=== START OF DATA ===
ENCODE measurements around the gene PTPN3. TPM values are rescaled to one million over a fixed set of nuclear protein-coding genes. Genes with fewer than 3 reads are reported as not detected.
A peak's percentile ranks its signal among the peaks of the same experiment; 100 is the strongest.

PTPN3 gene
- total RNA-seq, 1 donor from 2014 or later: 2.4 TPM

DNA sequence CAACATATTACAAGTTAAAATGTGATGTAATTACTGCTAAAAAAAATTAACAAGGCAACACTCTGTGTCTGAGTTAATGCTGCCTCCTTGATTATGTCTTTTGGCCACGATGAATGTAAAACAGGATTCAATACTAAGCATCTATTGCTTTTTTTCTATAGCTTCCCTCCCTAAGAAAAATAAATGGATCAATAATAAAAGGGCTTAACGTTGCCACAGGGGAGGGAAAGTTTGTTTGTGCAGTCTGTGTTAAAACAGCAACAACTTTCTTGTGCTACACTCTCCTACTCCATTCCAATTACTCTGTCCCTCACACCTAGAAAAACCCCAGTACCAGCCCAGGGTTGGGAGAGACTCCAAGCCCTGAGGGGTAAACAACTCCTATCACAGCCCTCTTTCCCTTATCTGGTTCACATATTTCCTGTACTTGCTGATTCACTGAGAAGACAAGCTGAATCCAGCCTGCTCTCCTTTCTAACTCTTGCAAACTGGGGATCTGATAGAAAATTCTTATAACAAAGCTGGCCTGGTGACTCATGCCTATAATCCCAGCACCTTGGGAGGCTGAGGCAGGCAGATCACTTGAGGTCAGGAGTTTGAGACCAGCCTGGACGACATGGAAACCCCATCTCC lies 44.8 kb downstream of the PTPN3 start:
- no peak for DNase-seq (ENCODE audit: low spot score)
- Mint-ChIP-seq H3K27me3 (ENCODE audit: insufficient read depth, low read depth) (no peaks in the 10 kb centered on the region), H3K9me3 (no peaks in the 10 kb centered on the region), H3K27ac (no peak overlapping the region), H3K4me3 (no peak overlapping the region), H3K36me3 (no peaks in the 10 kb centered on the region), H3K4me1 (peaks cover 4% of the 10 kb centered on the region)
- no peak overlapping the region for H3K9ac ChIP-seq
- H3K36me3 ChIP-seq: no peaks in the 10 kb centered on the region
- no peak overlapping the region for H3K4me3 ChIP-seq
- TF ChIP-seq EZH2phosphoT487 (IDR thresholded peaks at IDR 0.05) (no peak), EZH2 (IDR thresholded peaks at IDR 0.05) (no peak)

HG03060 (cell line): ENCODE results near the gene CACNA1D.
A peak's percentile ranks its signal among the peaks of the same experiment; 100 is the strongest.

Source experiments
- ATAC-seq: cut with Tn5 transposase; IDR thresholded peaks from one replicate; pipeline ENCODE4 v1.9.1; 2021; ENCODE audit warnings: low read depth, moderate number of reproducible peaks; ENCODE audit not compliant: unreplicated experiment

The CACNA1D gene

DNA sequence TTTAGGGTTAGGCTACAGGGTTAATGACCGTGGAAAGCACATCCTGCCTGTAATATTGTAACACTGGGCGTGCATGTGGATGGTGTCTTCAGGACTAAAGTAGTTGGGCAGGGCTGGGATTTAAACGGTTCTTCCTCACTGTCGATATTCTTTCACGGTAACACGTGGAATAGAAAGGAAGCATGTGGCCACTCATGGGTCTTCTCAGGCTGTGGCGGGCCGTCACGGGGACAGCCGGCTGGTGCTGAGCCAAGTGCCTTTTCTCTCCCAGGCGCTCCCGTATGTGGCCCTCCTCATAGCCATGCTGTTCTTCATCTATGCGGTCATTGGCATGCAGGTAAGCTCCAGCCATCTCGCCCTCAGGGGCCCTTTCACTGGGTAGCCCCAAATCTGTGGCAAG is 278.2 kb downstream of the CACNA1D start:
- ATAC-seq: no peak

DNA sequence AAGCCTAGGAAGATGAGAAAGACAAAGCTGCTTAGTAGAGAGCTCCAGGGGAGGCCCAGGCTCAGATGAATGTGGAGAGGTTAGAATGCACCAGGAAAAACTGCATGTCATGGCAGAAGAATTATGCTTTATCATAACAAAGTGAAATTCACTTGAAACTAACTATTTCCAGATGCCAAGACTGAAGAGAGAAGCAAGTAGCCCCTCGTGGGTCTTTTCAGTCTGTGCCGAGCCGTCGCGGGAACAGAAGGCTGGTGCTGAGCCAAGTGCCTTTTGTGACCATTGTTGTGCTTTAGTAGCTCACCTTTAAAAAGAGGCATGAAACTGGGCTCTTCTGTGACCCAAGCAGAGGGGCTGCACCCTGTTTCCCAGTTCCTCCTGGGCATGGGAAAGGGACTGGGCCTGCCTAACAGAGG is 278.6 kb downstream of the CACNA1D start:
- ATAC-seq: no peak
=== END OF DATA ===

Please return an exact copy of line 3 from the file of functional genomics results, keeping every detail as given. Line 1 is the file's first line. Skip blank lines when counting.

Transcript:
PTPN3 gene